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It’s a slow burn to success for folk trio
With their new album Firecracker, the Wailin’ Jennys’ career is exploding. Four years of hard work and lengthy tours by the local folk trio are paying off. They’ve earned attention and acclaim in folk circles around the world. It’s a slow burn to success for folk trio
Work pays off for Wailin’ Jennys With their new album Firecracker, the Wailin’ Jennys’ career is exploding.
Four years of hard work and lengthy tours by the local folk trio are paying off. They’ve earned attention and acclaim in folk circles around the world. They’ve even made fans out of luminaries such as Garrison Keillor and Bruce Cockburn.
"We’ve taken a bunch of small steps that you can feel when you’ve gotten to another level," says Nicky Mehta, 34, who handles mezzo vocal duties alongside bandmates Ruth Moody (30, soprano) and Annabelle Chvostek (32, alto). Each member of the Jennys is a multi-instrumentalist.
Following the release of the 13-track Firecracker — their second album — in the spring, the group was invited on a special Independence Day edition of Keillor’s nationally syndicated radio program, A Prairie Home Companion, that was also broadcast on PBS television’s Great Performances series.
With a radio audience of four million and untold numbers watching the tube, the show gave the Jennys access to an audience it would have taken several trips across the U.S to reach live. And the impact was immediate.
The day after the show aired, Firecracker shot to No. 2 on the Amazon sales charts, right behind the Dixie Chicks and ahead of Johnny Cash. The band’s debut album, 40 Days, came along for the ride and hit No. 4. They also made the Top 5 on the Billboard bluegrass chart (quite a feat for a non-bluegrass band).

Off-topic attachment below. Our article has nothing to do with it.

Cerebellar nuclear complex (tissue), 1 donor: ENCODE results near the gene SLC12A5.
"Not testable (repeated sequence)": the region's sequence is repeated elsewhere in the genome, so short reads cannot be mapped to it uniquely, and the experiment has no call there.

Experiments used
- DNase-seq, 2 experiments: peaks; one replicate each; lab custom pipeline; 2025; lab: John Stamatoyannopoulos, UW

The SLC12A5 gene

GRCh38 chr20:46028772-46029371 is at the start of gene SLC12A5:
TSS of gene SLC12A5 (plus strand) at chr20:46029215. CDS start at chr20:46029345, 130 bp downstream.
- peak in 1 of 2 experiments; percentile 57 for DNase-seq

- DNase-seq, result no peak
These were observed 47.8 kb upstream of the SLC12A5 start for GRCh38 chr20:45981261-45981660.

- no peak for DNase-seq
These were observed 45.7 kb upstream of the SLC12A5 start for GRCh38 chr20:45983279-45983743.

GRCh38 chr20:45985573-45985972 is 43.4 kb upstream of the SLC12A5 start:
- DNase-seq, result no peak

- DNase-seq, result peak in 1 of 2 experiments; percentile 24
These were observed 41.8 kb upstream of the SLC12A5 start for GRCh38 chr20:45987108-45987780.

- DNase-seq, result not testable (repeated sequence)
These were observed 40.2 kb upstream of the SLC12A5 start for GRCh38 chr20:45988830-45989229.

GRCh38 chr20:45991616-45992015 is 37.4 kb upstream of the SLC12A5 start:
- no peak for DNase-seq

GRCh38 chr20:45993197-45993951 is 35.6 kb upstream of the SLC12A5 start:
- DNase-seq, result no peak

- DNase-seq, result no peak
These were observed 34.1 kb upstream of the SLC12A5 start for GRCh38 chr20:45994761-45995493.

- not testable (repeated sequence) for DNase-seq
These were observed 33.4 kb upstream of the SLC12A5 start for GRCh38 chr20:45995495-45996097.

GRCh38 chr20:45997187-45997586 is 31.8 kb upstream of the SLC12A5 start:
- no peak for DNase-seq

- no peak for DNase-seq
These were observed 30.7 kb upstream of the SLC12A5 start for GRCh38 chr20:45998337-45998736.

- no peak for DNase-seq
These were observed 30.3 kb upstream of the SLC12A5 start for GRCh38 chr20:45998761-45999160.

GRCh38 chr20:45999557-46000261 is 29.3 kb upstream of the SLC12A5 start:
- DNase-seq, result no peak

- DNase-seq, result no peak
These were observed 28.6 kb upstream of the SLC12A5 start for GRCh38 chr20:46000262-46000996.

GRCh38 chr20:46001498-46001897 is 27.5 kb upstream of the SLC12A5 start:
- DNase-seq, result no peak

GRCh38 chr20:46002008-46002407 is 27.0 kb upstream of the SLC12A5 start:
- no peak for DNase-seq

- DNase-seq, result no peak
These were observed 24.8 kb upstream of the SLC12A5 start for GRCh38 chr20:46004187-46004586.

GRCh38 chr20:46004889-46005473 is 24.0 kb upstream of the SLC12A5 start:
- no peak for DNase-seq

A few weeks later at the Winnipeg Folk Festival, Cockburn checked out one of their workshops and approached the group about working together.
"He said he picked up Firecracker in the States and told us it was one of his favourite albums. It was so bizarre and surreal because we’re big fans.
"At the Edmonton Folk Festival he invited us on the mainstage to sing three songs with him: ‘Night Train,’ ‘If a Tree Falls’ and ‘Mystery,’ one of his new songs," says Mehta. "He was a sweetheart, and to get the approval from a legend is really exciting."
The excitement continues for the group tomorrow when they finally get to hold a hometown release party for Firecracker, which came out June 6. After three solid months of shows in Canada, the U.S. and Britain, the Jennys will celebrate with friends, family and fans at the Pantages Playhouse in their largest local show ever.
"I’m sure if I have nerves it will be because of that room," says Mehta. "It’s really exciting. I saw one of my favourite concerts in that room, Jane Siberry in 1988 after she released one of my favourite albums, The Walking."
It’s a considerably bigger venue than Sled Dog Music, where the trio got its start in 2002, when Mehta and Moody hooked up for a one-off show with Cara Luft. The three solo artists clicked instantly and became an official unit.
Their debut was released in 2004 and went on to win the 2005 Juno for best roots/traditional album. Luft accepted the award with the Jennys, but had actually left the group to focus on her solo career only months after the album’s release.
With a string of touring commitments they couldn’t cancel, the remaining Jennys quickly recruited Montreal’s Chvostek.
"She’s a very artistic person in many different mediums — she does experimental stuff for dance groups and worked in the cabaret scene so she brings a different sensibility to the group and lots of influences we didn’t have before," Mehta says.
The success of 40 Days –which has sold more than 40,000 copies — could have pressured the group to try to duplicate its sound. But with a new member they could explore different territories, Mehta says.
"I think in this case we pushed the envelope with more of an edge, and thematically the album is darker."
The Winnipeg show is part of a cross-country jaunt, which will be followed by a two-month U.S. trek before a trip to Europe.
"For the next two years we’re constantly on the road," says the singer.